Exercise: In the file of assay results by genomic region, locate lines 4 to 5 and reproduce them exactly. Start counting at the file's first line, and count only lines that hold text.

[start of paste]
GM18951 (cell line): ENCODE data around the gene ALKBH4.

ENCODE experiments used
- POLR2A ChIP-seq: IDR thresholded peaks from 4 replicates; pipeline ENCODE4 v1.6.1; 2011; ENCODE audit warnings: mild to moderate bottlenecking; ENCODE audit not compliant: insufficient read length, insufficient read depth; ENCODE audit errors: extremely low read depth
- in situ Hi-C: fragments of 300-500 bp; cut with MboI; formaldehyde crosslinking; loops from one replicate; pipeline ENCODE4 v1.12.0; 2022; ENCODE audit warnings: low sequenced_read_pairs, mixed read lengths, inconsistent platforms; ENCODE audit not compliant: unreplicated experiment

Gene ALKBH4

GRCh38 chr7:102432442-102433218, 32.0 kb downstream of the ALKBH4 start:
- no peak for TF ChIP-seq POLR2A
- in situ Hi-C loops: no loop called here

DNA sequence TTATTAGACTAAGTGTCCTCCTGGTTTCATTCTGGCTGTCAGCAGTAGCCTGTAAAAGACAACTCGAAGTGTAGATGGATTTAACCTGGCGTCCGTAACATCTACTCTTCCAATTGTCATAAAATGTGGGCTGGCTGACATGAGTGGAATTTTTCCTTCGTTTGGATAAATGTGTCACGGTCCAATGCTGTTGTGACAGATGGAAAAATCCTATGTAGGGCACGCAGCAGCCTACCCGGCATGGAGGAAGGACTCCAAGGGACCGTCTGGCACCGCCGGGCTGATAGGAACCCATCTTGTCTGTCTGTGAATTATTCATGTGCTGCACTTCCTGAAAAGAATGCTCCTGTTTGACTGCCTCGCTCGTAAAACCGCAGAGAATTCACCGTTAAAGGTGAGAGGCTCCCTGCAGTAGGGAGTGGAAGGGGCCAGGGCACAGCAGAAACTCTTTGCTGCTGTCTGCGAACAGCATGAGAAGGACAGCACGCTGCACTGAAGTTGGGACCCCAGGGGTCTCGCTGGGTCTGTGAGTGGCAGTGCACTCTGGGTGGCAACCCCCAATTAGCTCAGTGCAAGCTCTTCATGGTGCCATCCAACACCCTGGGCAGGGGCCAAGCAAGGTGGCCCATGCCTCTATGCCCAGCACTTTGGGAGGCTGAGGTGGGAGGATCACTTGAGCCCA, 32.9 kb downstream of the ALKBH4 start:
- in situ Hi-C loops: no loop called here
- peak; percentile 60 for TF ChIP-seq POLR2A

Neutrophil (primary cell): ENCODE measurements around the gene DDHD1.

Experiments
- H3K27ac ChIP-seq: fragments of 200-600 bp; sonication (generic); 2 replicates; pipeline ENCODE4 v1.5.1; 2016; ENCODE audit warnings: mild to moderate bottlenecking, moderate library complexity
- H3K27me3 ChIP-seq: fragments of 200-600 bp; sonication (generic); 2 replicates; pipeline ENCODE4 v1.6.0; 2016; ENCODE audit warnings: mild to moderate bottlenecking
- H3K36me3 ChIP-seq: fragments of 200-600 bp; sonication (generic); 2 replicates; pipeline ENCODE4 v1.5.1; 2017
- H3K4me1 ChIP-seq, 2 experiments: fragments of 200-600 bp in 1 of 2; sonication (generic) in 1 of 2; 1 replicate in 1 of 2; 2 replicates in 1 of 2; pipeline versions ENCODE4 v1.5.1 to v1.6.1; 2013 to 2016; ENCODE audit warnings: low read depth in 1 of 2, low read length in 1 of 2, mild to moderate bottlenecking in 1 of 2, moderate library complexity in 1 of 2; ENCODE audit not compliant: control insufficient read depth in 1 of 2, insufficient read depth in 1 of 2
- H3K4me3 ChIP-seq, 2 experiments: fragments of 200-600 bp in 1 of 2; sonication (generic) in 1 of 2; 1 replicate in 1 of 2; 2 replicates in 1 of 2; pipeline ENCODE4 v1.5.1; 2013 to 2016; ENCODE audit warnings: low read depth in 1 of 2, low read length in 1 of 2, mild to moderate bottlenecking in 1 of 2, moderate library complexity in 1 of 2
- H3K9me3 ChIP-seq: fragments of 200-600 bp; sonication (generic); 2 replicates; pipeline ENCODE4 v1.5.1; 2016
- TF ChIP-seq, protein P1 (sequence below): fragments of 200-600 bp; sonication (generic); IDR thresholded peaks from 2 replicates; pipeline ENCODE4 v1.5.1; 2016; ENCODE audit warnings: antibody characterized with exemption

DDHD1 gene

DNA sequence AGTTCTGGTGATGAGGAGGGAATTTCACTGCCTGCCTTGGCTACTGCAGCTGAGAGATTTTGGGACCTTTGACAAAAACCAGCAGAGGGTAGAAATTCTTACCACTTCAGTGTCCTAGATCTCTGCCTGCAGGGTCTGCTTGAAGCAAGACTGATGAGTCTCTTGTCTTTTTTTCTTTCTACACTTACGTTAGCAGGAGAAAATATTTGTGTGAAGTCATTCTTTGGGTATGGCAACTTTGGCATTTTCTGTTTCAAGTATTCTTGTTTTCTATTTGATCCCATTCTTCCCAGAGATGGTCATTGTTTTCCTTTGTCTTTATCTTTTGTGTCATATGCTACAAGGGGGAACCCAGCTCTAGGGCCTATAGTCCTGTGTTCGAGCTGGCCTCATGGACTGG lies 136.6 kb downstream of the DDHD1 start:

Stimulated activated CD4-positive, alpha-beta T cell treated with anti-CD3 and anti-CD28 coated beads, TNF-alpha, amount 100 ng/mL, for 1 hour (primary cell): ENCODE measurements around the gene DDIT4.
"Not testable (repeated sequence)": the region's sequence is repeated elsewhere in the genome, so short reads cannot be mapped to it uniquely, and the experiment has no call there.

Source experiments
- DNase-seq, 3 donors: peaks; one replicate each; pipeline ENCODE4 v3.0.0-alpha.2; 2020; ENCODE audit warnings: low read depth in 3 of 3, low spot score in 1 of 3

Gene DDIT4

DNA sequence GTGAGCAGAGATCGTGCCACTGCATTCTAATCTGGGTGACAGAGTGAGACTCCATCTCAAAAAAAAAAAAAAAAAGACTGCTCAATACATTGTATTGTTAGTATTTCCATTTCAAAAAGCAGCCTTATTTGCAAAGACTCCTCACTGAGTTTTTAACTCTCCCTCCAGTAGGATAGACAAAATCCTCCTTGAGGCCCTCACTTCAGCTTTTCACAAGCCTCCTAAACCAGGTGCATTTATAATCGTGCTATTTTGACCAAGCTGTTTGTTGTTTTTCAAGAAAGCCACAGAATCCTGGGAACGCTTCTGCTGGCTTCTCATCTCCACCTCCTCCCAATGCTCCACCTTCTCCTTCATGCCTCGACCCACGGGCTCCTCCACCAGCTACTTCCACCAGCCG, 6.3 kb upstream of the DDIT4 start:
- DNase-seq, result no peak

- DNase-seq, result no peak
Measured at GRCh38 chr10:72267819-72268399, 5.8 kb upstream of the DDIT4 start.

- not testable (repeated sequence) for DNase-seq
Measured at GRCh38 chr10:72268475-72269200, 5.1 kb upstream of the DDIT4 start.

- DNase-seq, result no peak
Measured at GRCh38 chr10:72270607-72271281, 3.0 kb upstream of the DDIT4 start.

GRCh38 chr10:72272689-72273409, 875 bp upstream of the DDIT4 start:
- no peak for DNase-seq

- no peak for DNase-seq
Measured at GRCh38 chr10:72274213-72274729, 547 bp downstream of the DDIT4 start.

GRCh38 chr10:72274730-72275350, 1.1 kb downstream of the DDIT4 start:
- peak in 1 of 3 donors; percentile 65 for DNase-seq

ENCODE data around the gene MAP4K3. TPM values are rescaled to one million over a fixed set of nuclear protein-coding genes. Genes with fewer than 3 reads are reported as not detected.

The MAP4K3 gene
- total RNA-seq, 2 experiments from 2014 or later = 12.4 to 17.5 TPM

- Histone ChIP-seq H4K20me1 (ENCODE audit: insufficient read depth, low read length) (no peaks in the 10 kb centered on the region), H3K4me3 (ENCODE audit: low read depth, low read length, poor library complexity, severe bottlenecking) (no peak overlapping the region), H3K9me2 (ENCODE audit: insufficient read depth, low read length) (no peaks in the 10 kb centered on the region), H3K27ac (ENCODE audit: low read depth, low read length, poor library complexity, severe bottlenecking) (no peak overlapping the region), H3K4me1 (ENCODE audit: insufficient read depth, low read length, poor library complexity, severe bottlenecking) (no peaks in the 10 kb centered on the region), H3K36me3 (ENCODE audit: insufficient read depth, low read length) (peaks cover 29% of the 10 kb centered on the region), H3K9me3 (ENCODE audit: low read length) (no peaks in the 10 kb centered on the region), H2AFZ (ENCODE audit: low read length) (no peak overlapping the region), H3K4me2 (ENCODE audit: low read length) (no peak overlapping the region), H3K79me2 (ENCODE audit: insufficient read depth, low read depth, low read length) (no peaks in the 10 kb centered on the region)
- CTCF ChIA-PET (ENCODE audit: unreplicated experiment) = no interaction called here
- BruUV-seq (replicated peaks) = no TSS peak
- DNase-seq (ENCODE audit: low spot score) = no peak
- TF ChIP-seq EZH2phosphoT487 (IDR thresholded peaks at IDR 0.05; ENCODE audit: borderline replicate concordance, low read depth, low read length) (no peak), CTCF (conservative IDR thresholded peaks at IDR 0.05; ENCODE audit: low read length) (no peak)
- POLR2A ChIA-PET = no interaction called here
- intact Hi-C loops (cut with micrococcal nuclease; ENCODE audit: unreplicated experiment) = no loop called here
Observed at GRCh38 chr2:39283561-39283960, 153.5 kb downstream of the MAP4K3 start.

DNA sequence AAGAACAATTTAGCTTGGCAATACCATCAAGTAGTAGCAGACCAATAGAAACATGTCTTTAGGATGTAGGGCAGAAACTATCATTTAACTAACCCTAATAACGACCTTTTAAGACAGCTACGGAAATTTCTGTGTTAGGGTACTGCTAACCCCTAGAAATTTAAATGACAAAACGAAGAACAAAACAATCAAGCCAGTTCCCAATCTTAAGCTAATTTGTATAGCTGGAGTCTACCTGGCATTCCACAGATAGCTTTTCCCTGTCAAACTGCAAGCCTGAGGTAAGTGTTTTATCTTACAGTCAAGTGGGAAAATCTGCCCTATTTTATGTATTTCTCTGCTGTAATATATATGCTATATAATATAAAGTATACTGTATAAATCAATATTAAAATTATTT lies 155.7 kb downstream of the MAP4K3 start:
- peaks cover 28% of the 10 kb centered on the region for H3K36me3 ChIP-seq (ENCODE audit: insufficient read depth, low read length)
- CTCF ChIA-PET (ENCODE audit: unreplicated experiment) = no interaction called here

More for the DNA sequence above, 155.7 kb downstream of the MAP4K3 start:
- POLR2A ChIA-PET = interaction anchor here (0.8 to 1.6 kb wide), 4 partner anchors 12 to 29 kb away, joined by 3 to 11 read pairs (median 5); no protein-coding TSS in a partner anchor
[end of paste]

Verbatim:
- in situ Hi-C: fragments of 300-500 bp; cut with MboI; formaldehyde crosslinking; loops from one replicate; pipeline ENCODE4 v1.12.0; 2022; ENCODE audit warnings: low sequenced_read_pairs, mixed read lengths, inconsistent platforms; ENCODE audit not compliant: unreplicated experiment

Gene ALKBH4